COMMENTARY || How Canada can save the whales
UAlberta law professor argues sustained political will is crucial for the protection of whales.
By CAMERON JEFFRIES
Our complex relationship with cetaceans (whales, dolphins and porpoises) is centuries old. The first documented whale population overexploitation occurred in the early 16th century in the Bay of Biscay off France’s western coast, where Basque whalers hunted right whales to trade in oil, baleen, blubber and meat.
Demand proved so strong that the Basques then ventured out as far as the waters between Labrador and Newfoundland in pursuit of right and bowhead whales. As these populations dwindled, so did Basque whaling, and they were bumped from the position of global whaling power by the Dutch, the English and the Americans. New technologies helped whalers spread out across the world’s oceans and deplete species after species. When the Norwegians launched the world’s first fully mechanized whaling boat in 1868, there wasn’t a whale in the ocean that could escape this steam-powered and cannon-equipped killer.
It wasn’t until 1946 that the international community concluded a treaty to globally manage whaling. The International Convention for the Regulation of Whaling (ICRW) was groundbreaking for its time and its goal of sustainability was laudable. Unfortunately, its efforts were largely unsuccessful and overexploitation continued. The year 1982 proved to be a critical juncture for whaling: Greenpeace’s successful Save the Whales campaign created strong anti-whaling public sentiment in the West and helped prompt the passage of a temporary commercial-whaling moratorium. This moratorium came into effect in 1986 but the damage was already done. About 2.9 million whales had been killed in the 20th century and many whale populations were severely depleted. The recent spike in right-whale deaths off North America’s east coast is both a reminder of our legacy of marine mammal mismanagement and evidence of the complexity of modern wildlife conservation.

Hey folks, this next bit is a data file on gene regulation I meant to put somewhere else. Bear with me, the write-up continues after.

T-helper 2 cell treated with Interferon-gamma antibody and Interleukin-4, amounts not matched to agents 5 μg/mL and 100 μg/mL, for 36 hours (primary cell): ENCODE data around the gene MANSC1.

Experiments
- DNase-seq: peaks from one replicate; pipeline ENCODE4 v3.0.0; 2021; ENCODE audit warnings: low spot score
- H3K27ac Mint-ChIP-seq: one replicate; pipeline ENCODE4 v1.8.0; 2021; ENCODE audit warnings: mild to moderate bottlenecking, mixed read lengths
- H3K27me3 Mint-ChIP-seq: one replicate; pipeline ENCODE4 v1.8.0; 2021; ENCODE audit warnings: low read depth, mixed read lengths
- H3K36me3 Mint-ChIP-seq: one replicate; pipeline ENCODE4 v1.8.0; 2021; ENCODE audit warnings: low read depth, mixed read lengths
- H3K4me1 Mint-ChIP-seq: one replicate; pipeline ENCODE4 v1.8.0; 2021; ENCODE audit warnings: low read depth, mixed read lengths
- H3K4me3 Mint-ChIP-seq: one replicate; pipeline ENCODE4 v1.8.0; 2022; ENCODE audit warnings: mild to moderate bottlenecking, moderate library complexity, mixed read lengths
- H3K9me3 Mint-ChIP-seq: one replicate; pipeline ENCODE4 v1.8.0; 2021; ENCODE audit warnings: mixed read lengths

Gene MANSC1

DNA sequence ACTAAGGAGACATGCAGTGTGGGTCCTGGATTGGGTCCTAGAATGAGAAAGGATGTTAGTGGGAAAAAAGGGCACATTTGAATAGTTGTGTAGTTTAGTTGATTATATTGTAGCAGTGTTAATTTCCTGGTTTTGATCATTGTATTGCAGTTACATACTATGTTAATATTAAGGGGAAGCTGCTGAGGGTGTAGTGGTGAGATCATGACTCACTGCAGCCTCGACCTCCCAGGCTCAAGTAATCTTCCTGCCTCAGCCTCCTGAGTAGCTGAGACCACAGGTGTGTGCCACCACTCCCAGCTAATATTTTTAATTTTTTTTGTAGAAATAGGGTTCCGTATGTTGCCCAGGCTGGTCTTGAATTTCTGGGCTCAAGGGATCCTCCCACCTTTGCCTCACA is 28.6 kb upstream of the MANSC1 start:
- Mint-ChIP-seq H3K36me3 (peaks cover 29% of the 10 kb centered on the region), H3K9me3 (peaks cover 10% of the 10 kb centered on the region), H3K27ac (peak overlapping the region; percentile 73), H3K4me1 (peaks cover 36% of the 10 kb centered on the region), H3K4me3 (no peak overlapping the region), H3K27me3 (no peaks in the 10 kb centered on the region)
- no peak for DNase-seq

Right whales got their name by being the “right” whale to hunt. They are slow moving and can be found near the surface and close to shore. They also have a tendency to float when killed. Despite decades of protection, the North Atlantic right whale has failed to appreciably rebound. While it is impossible to know for certain how many once inhabited these waters, a recent publication lead authored by Sophie Monsarrat, expert in conservation biogeography, put estimates between 9,075 and 21,328 whales. Today, somewhere between 450 and 525 remain.
Over the past few months, 12 dead right whales have been found floating or washed up—10 in the Gulf of St. Lawrence, one off Cape Cod and one off Martha’s Vineyard. This loss of 2.3 per cent to 2.7 per cent of the remaining population is a significant blow to the species’ long-term viability. While final necropsy results are forthcoming, early indications are that these whales are dying because they are being struck by vessels or getting entangled in fishing equipment.